Now, to go back to the action sequence at the amusement park and how that came to be, as Suzume travels through these unique locations she always needs to fight these worms. In some ways, to help keep the younger audiences engaged, I almost thought of these encounters like boss battles in RPGs. When Suzume makes it to the amusement park–and I know that it’s a very long sequence–to have a lot of dynamic movement. We had to re-board it many times before we got the action just right.
This particular scene in the abandoned amusement park is of course a reference to the many real abandoned amusement parks in Japan. The one in Suzume is fictional, but I referenced several real amusement parks for this sequence. It’s a lot of fun to imagine the type of action that you can accomplish with roller coasters, ferris wheels, and more. We explored a lot of possibilities there and it was a fun process for us.
I really love that Sota turns into a chair and becomes this unusual sidekick, but why did you decide upon a chair and did you ever consider any other inanimate objects?
First and foremost, the 2011 earthquake was a huge backdrop for this film and had we depicted that in a very straightforward manner then I think that would have resulted in a very dark and depressing film. I wanted something to kind of offset and contrast against that, when it comes to Suzume’s sidekick. The chair itself as Suzume’s sidekick came down to figuring out what kind of cute object could we use to invoke that. Looking at a chair in its normal state, it has four legs, which makes it easier to equate to a cat or a dog. For those reasons, I could envision a chair moving in animation. However, if it did have four legs and was running around normally–like a dog–I think that would slightly take away from the character’s awkward nature. I decided to give the chair three legs, which results in very unique movement and animation. Just looking at Sota walk around invokes a lighter mode that really brightens the film.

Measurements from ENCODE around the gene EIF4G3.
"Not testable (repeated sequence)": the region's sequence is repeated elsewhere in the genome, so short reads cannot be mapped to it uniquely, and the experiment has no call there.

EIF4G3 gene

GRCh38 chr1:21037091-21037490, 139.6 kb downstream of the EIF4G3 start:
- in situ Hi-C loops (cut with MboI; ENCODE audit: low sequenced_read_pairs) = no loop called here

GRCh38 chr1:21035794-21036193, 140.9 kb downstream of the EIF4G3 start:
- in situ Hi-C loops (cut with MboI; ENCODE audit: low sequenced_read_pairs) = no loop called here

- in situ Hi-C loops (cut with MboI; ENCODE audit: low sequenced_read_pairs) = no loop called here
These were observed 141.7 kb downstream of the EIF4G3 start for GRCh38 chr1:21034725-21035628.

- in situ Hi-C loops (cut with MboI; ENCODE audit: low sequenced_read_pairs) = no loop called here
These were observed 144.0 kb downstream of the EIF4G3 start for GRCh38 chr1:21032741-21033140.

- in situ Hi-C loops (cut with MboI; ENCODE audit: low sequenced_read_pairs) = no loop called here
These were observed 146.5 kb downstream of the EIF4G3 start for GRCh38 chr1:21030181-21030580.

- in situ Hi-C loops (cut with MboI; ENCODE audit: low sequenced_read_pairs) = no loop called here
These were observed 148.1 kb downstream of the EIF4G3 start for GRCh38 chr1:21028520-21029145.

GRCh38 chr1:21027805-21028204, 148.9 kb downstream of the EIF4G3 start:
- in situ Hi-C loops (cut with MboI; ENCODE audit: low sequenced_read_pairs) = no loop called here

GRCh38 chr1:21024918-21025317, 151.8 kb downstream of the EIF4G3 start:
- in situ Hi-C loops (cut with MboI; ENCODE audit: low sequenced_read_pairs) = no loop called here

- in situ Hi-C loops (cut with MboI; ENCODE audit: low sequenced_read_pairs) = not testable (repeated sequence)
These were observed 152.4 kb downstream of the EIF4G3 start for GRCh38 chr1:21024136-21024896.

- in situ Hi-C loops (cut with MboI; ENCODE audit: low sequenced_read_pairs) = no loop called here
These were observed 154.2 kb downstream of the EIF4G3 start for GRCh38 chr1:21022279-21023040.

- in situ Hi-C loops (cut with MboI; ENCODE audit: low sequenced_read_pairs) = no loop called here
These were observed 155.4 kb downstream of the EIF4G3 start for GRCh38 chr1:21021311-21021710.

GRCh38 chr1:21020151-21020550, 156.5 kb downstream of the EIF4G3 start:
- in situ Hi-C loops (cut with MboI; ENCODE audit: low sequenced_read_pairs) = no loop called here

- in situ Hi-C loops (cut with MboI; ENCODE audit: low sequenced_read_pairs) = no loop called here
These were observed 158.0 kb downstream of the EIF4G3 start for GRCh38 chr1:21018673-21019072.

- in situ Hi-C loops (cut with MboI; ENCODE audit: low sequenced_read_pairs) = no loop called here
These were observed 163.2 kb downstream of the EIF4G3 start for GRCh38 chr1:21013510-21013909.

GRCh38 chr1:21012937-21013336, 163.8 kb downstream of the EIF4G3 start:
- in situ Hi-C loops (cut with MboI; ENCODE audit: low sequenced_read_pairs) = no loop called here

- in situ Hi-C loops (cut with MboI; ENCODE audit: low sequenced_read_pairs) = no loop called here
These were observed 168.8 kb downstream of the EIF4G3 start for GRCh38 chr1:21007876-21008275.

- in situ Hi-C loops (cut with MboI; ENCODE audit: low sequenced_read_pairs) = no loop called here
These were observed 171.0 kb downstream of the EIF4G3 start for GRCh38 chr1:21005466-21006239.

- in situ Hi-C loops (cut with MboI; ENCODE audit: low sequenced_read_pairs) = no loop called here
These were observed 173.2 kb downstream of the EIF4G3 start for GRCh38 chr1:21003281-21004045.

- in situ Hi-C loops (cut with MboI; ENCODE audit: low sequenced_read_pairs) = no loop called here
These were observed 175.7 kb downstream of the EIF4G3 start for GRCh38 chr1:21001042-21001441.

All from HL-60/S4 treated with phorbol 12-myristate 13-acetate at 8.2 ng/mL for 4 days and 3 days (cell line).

This film has an exceptional cast with a lot of newcomers to anime voice acting, including the debut of Ann Yamane, the young actress who provides the voice for Daijin. How did you come to the conclusion that the character should be voiced by a child, as well as discovering this emerging talent?
With Daijin’s voice actor, I believe she was seven years old, and I didn’t go out seeking that particular cast for the role. Rather, we were in the process of casting Young Suzume, which resulted in a lot of auditions. Ann Yamane was one of our Young Suzume auditions and she had a very unique voice, which didn’t quite work for Young Suzume. However, I kept listening to it and it seemed like it’d be such a good fit for Daijin. So we discovered her through that audition process.
There’s this certain tension between Daijin and Suzume where Daijin wants to become Suzume’s child. I feel like that mother/child–parental–relationship is a very strong central theme in Suzume. Of course, Suzume has her relationship with her own mother, who passed away, but also Tamaki who took her in. Suzume and Daijin have a similar parental relationship that echoes this. I wanted Daijin to invoke that child-like quality to better contrast with Suzume’s role, where she’s almost a mother figure in this case. It made a lot of sense to have a young child voice that role when thinking about Daijin’s voice.
Suzume is playing in select U.S., U.K., and Canada theaters on April 14th, in both subtitled and English dubbed versions.